SALT LAKE CITY — 146.
That's the number of paper lanterns that lit up the grounds of the City-County Building in Salt Lake City on Monday night, a memorial to the 146 residents of Utah's capitol city that have died from COVID-19. In total, 1,940 Utahns have died from the virus.
The event was one of hundreds taking place across the country as local politicians and community activists look to establish March 1 as a day of mourning for the roughly 500,000 American victims of the pandemic.
One group, Rose River Memorial, is collecting a handmade felt rose for every American COVID-19 death, while another, the Floral Heart Project, is spearheading an effort to lay more than 100 floral hearts in cities across the U.S.
In Salt Lake City, the 146 lanterns lined the gardens outside of the City-County Building, providing the backdrop for Salt Lake City Mayor Erin Mendenhall as she addressed reporters on a chilly Monday evening.
"Tonight we're gathering as a capitol city but also as a nation to remember the victims and the survivors of the COVID-19 pandemic in Salt Lake City," Mendenhall said. "We remember the 146 residents who have died, and the hundreds of thousands who have died nationwide, and the millions lost around the world."
The vigil comes as the number of new COVID-19 cases in Utah is well below where it was just weeks ago. On Monday, the state reported 257 new cases and five new deaths — nearly one month earlier, on Feb. 2, 1,201 Utahns tested positive for COVID-19 and 17 died.
Monday's five deaths brings Utah's overall total to to 1,940.
While the trend is a hopeful sign that the Beehive State is rounding the corner in a tumultuous and tragic year, Mendenhall urged Utahns to stay vigilant.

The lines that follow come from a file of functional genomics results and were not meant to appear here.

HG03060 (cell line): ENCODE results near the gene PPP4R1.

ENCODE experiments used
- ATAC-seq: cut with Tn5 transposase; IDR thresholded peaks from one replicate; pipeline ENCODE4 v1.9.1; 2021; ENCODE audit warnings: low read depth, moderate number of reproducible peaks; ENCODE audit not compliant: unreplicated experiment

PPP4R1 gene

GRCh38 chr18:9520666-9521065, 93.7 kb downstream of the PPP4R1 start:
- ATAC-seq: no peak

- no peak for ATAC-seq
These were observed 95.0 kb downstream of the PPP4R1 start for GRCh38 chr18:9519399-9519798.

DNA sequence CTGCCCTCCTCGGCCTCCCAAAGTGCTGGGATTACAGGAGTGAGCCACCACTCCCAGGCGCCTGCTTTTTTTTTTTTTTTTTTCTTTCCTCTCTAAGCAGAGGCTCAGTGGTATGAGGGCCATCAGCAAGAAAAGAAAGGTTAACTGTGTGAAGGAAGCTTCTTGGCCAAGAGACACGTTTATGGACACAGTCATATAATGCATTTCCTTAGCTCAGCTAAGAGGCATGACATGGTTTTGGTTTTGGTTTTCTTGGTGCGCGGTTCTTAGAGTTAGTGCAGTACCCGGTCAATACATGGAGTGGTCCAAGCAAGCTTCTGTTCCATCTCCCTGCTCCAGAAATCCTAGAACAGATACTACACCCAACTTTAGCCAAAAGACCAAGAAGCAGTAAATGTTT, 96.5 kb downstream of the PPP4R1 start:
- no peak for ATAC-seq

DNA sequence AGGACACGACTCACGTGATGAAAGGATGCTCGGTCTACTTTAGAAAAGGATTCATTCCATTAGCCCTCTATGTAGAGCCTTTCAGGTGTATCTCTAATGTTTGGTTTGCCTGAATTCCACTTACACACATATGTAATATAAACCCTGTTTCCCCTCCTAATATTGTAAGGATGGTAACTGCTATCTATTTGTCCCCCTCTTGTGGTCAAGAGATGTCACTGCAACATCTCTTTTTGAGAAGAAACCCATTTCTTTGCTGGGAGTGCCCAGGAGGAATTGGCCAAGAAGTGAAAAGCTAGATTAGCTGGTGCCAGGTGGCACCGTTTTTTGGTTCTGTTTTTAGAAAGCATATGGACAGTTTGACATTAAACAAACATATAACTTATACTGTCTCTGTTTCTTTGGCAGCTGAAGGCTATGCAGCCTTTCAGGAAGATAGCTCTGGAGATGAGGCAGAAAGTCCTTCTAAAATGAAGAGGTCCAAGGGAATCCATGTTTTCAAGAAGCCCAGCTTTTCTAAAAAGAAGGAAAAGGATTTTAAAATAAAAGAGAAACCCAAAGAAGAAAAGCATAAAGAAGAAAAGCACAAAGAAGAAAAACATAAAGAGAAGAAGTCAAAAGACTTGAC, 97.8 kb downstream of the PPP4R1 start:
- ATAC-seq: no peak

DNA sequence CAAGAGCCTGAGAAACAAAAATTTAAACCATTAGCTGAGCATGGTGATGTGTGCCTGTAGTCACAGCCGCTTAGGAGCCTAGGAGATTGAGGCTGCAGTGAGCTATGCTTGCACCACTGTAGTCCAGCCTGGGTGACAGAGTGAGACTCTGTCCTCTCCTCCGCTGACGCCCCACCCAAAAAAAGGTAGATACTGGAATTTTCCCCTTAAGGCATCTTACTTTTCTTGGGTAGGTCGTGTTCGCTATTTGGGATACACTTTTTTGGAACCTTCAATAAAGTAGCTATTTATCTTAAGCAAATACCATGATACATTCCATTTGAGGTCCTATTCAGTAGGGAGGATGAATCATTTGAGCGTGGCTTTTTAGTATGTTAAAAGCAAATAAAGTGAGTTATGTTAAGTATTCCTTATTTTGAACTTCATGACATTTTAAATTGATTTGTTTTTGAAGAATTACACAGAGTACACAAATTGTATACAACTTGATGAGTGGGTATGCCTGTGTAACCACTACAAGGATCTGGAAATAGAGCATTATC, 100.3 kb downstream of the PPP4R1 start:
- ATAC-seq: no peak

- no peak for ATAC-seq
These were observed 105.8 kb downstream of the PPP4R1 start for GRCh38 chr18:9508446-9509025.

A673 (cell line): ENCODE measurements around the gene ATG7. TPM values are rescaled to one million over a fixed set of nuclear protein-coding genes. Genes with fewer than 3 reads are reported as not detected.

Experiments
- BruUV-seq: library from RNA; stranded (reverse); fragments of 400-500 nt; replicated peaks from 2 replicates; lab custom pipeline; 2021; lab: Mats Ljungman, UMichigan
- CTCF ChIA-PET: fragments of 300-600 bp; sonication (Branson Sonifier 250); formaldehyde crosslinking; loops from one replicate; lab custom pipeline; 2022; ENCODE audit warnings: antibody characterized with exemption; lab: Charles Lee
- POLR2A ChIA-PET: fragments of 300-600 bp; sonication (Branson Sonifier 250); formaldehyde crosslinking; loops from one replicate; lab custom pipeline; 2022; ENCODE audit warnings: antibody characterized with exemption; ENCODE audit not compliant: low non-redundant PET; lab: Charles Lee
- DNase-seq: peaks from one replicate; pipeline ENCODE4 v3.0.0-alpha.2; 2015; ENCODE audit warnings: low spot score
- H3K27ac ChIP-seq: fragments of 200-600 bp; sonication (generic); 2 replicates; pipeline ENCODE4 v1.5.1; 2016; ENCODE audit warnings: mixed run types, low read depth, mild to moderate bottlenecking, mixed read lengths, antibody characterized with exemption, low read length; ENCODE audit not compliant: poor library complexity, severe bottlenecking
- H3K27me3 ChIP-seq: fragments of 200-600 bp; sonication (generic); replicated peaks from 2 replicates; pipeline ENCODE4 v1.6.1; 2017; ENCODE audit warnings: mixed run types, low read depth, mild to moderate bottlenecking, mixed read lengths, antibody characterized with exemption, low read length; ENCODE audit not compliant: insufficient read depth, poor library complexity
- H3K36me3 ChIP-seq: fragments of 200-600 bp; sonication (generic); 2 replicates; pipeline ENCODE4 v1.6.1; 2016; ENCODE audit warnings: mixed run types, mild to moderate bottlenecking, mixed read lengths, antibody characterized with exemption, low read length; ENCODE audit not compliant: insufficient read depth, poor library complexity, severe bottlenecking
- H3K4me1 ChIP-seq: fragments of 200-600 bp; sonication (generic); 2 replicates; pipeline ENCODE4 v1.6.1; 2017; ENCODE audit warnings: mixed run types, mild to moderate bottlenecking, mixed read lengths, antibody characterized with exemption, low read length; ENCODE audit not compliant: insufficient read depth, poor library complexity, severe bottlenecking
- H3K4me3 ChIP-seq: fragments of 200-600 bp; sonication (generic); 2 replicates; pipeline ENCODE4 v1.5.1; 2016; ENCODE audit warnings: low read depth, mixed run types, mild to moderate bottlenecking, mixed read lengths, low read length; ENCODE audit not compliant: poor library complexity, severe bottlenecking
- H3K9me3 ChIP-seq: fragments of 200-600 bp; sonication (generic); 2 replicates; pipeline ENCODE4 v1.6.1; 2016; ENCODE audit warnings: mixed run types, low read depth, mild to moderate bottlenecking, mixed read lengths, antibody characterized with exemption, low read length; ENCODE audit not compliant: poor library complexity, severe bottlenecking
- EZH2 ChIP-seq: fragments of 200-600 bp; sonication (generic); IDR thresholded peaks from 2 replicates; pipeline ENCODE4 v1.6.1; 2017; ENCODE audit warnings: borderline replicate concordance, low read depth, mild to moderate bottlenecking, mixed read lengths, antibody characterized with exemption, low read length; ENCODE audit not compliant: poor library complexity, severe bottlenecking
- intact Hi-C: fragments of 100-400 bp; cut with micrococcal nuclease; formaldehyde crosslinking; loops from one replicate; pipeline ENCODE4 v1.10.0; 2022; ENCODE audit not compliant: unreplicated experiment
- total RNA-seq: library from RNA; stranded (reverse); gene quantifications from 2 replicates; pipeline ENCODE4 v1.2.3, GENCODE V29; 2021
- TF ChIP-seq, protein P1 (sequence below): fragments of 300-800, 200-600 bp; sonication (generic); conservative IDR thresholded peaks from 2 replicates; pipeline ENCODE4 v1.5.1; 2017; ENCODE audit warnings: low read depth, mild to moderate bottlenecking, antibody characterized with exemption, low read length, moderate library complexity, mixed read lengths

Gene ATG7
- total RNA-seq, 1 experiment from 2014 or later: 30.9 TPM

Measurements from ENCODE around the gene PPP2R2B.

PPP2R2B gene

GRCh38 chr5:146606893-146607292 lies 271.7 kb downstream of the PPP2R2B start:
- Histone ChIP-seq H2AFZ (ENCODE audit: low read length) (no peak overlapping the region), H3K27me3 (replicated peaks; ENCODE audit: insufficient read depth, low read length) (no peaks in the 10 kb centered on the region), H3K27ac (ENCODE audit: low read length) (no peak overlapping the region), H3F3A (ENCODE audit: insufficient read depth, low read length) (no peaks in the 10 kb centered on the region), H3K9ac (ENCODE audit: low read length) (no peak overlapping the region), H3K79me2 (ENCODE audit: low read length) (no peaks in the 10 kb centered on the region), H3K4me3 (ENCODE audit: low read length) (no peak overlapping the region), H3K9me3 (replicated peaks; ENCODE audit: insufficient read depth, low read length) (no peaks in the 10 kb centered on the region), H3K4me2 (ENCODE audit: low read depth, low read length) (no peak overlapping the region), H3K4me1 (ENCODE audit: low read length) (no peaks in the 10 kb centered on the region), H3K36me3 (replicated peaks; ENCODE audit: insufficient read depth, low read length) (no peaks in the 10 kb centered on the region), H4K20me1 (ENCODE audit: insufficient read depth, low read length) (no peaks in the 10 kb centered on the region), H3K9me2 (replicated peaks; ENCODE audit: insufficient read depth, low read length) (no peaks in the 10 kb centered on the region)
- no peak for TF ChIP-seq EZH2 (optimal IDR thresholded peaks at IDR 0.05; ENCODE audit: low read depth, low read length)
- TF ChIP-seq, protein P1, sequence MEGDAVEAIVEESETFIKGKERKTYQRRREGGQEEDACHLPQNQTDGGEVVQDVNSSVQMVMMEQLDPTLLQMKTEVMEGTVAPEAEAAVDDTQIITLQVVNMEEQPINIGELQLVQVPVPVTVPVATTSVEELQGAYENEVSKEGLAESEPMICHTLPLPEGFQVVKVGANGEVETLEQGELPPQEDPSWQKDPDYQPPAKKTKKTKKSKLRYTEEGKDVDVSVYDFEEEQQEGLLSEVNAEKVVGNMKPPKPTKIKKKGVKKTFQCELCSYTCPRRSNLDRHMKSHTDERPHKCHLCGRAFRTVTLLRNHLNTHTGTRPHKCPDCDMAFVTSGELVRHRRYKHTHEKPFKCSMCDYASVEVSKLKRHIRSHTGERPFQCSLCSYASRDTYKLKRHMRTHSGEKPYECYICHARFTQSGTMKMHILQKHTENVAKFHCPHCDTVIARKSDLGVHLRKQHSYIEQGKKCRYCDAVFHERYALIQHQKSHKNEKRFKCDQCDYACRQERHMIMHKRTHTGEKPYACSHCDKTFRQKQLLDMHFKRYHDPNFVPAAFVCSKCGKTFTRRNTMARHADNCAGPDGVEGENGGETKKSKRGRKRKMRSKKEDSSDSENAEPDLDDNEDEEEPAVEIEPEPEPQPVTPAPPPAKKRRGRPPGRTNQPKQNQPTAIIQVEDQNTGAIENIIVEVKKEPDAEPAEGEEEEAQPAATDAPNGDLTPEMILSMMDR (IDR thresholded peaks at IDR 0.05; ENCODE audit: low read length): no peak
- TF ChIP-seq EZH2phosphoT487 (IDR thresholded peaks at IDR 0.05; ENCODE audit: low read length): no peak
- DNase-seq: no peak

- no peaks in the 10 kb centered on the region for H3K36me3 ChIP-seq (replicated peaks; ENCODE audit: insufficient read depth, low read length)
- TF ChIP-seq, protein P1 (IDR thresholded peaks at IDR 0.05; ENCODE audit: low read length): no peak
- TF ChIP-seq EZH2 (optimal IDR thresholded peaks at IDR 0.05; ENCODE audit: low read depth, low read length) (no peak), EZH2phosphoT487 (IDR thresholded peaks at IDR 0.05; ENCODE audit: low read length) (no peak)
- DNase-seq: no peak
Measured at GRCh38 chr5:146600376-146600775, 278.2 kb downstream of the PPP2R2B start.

"Although we're hopeful with the vaccine rollout and the increased pace of vaccinations, we're ever anxious to reconnect with our families and our communities, and that is always a challenge to communicate that we're not our of the woods yet," she told the Deseret News.
"Although we're getting close."
Speaking from the podium, Mendenhall expressed grief for the thousands of families that have "experienced tremendous loss," including those of two Salt Lake City employees.
"There are too many empty seats at our kitchen tables, there's too many phone numbers that now go unanswered," she said. "Although it feels perhaps a bit premature to hold this memorial amid an ongoing pandemic, it's imperative that we acknowledge how much has been in the works, and recognize how much we've changed as a city and a nation."
Salt Lake City Councilman Darin Mano, who himself had COVID-19 in early March of last year after a trip to Washington D.C., took to the podium after Mendenhall to echo her message, while noting the public is still split over how to respond to the pandemic, if at all.
Although it feels perhaps a bit premature to hold this memorial amid an ongoing pandemic, it's imperative that we acknowledge how much has been in the works, and recognize how much we've changed as a city and a nation.
–Salt Lake City Mayor Erin Mendenhall
"In other times of epic national loss, such as in wars, or 9/11, or the crisis that is AIDS, we as a country have eventually pulled together and confronted the crisis and consoled survivors. But at this time, the nation is deeply divided on some fronts," he said. "I am saddened by that barrier, but we can change. This day can be a reminder of the resilient nature of humanity."
In February, the Salt Lake City Council adopted a joint ceremonial resolution with Mendenhall declaring March 1 COVID-19 Victims and Survivors Memorial Day.